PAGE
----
Friday, August 17, 2018
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As reported earlier by Common Sense for Drug Policy, drug czar Gil Kerlikowske provided attendees of a Fresno, CA speaking engagement with some misinformation about medical marijuana in late July, and his lies blew up so magnificently in his face that he (or, more accurately, his Content Specialist, Keri) finally responded to the barrage of calls, letters, and emails he received from advocates and concerned citizens who took issue with his false claim that marijuana has no medicinal values. Unfortunately, as the Marijuana Policy Project (MPP) reported in an August 3, 2009 press release ("Drug Czar Responds to Outraged Marijuana Supporters"), he did so with a cursory form letter, to which CSDP links courtesy of MPP.
MPP astutely notes that the "letter essentially hides behind a 2006 statement from the FDA, which claims, 'No sound scientific studies have supported medical use of smoked marijuana.'" Moreover, the Project points readers to the "numerous studies" contained on its website. Readers who want to look further into the issue should also check out Drug War Facts' "Medical Marijuana" section, as well as the Multidisciplinary Association for Psychedelic Studies (MAPS), and Americans for Safe Access, among other groups - to whom CSDP links on both its Medical Marijuana news section and its Links page - for more medical marijuana-related studies and research news.
However, MPP makes no mention of the fact that the federal government of which Kerlikowske's office is a part has for decades put tight restrictions on research pertaining to the medical benefits of marijuana. The letter claims that "What constitutes safe and effective medicine should continue to be based upon reviews of the appropriate science by the Food and Drug Administration (FDA)." But the letter fails to address two important facts: first, that the FDA has been supplying a small number of patients with low-quality medicinal cannabis for thirty years, and second, that when researchers like Lyle Craker express their willingness to expand that limited governmental research effort, they are virtually always denied the opportunity to grow marijuana for research purposes, and obtaining even the low-grade marijuana the government supplies to researchers is not particularly easy. Thus, Kerlikowske's decision to "hid[e] behind a 2006 [FDA] statement" not only represents a blatant passing of the buck but also works to throw readers off the government's trail; in other words, in citing a three-year-old FDA opinion to back up his claims, Kerlikowske willfully ignores the role the Food and Drug Administration and the federal government of which it is a part have played in undermining scientific inquiries on the issue and preventing researchers from verifying - in a way that the government would find acceptable - medical cannabis patients' claims that the drug, legal in 13 states for therapeutic purposes, alleviates symptoms of certain illnesses and their treatments, not to mention the evidence provided by the researchers' colleagues regarding marijuana's medical benefits.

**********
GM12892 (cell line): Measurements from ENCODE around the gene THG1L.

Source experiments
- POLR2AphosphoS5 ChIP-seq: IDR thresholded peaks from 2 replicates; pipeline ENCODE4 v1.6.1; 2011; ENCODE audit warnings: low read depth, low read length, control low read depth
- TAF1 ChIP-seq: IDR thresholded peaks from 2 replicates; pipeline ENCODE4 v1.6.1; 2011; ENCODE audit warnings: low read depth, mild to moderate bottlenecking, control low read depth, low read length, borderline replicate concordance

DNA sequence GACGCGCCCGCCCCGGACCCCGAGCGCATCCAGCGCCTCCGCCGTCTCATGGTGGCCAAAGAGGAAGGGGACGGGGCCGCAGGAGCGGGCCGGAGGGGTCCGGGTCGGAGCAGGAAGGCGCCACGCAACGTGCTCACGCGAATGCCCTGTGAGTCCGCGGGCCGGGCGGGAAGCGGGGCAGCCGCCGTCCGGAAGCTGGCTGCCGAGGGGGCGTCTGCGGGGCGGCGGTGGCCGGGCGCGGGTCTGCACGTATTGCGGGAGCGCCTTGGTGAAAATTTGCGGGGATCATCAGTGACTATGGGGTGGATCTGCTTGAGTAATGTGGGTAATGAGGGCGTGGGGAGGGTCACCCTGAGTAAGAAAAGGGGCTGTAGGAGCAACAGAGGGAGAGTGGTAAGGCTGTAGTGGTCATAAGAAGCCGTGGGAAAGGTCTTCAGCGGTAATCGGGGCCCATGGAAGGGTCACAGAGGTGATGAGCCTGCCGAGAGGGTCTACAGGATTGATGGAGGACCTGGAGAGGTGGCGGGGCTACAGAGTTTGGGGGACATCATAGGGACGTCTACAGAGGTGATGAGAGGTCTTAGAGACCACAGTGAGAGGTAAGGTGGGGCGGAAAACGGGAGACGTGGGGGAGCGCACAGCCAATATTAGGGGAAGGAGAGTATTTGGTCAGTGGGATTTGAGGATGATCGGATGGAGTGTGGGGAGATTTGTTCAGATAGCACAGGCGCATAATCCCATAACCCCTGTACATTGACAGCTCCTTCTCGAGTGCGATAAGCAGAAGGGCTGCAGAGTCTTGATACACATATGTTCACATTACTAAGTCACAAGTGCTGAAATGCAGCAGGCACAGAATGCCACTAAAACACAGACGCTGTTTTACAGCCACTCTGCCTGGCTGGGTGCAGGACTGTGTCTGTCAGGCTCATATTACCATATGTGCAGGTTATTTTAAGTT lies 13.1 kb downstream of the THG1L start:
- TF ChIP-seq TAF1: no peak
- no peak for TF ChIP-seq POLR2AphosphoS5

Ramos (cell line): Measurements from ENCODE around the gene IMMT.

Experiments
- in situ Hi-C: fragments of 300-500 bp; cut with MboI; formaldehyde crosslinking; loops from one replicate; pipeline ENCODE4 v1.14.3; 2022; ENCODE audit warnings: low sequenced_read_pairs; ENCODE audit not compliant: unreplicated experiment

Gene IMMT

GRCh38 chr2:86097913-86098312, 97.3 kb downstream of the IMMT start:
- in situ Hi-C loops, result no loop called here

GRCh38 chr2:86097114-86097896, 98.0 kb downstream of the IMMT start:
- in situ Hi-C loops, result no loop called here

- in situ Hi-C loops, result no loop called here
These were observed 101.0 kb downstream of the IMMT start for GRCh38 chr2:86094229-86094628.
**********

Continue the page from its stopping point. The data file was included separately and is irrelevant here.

Medical marijuana supporters should continue hounding the Office of National Drug Control Policy and related agencies - FDA incuded - until we get our message across, but expecting a reasonable answer from the Office looks about as silly as Kerlikowske at this point.